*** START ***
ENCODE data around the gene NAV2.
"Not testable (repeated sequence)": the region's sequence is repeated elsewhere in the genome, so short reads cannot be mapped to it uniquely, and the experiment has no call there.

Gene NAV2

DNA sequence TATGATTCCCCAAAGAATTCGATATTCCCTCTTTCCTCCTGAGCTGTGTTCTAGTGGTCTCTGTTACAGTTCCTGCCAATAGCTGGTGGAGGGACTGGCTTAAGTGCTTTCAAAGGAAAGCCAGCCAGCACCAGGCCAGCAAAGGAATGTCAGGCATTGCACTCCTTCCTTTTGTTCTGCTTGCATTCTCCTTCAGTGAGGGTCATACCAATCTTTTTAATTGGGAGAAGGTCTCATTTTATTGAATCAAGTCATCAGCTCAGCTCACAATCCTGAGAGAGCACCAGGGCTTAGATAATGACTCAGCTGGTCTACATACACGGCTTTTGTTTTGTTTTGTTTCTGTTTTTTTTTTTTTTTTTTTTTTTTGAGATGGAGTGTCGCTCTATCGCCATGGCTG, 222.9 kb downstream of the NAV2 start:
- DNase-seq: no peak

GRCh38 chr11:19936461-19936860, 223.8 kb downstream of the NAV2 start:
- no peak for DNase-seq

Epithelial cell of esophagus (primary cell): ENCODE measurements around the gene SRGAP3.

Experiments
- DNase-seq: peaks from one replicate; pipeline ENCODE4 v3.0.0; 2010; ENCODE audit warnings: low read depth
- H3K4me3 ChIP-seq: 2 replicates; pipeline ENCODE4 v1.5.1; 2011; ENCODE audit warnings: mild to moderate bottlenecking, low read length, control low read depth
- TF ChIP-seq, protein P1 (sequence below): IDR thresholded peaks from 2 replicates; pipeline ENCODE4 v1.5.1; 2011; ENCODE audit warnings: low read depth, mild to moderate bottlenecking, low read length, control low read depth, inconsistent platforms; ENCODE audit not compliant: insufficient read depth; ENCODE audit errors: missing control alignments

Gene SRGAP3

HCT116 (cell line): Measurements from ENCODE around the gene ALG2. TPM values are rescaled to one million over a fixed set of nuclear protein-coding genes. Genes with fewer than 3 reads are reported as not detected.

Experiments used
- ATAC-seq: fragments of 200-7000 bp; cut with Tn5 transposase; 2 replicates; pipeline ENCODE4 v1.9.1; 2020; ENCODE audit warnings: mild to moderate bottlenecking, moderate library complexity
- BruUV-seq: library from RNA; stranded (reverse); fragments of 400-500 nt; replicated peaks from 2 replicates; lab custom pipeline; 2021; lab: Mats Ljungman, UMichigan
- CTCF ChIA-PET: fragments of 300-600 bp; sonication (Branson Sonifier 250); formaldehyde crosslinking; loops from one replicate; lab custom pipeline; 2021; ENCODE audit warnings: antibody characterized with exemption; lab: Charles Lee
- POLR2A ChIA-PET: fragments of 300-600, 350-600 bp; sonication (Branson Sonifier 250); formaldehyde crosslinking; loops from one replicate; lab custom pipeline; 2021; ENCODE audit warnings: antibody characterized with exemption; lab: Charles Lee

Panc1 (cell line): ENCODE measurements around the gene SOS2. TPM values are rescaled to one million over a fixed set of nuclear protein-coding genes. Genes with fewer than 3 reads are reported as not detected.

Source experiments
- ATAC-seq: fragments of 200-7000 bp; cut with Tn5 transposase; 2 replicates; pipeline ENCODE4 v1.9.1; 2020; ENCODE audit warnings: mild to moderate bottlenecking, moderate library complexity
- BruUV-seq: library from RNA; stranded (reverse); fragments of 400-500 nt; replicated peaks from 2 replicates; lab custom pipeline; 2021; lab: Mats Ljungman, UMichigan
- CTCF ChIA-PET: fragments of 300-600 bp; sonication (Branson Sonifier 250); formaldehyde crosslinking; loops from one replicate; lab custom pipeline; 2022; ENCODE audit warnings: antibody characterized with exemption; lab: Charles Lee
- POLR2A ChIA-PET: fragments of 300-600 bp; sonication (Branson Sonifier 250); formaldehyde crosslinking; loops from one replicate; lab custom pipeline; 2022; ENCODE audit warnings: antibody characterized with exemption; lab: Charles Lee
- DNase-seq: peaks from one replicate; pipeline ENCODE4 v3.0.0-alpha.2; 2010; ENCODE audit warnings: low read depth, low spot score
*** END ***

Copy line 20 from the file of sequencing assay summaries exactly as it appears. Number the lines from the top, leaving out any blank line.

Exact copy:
Panc1 (cell line): ENCODE measurements around the gene SOS2. TPM values are rescaled to one million over a fixed set of nuclear protein-coding genes. Genes with fewer than 3 reads are reported as not detected.